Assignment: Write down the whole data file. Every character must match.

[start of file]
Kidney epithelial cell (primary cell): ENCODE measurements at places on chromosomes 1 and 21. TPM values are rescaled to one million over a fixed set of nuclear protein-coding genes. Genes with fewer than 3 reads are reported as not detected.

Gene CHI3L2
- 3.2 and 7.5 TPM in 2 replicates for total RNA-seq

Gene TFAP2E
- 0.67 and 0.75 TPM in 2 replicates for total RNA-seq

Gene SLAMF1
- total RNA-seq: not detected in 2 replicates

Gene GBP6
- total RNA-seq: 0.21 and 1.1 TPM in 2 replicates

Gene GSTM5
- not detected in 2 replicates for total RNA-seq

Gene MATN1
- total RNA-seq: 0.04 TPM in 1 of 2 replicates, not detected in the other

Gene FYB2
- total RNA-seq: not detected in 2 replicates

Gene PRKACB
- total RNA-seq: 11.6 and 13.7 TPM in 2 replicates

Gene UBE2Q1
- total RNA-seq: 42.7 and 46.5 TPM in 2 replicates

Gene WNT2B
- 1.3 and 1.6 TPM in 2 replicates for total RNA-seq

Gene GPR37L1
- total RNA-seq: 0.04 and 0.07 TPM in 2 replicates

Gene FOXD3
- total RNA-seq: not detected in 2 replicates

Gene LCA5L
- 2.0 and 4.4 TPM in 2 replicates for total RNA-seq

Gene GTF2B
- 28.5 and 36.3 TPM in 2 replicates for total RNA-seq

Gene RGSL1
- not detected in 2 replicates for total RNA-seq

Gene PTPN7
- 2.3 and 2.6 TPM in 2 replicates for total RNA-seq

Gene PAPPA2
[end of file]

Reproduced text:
Kidney epithelial cell (primary cell): ENCODE measurements at places on chromosomes 1 and 21. TPM values are rescaled to one million over a fixed set of nuclear protein-coding genes. Genes with fewer than 3 reads are reported as not detected.

Gene CHI3L2
- 3.2 and 7.5 TPM in 2 replicates for total RNA-seq

Gene TFAP2E
- 0.67 and 0.75 TPM in 2 replicates for total RNA-seq

Gene SLAMF1
- total RNA-seq: not detected in 2 replicates

Gene GBP6
- total RNA-seq: 0.21 and 1.1 TPM in 2 replicates

Gene GSTM5
- not detected in 2 replicates for total RNA-seq

Gene MATN1
- total RNA-seq: 0.04 TPM in 1 of 2 replicates, not detected in the other

Gene FYB2
- total RNA-seq: not detected in 2 replicates

Gene PRKACB
- total RNA-seq: 11.6 and 13.7 TPM in 2 replicates

Gene UBE2Q1
- total RNA-seq: 42.7 and 46.5 TPM in 2 replicates

Gene WNT2B
- 1.3 and 1.6 TPM in 2 replicates for total RNA-seq

Gene GPR37L1
- total RNA-seq: 0.04 and 0.07 TPM in 2 replicates

Gene FOXD3
- total RNA-seq: not detected in 2 replicates

Gene LCA5L
- 2.0 and 4.4 TPM in 2 replicates for total RNA-seq

Gene GTF2B
- 28.5 and 36.3 TPM in 2 replicates for total RNA-seq

Gene RGSL1
- not detected in 2 replicates for total RNA-seq

Gene PTPN7
- 2.3 and 2.6 TPM in 2 replicates for total RNA-seq

Gene PAPPA2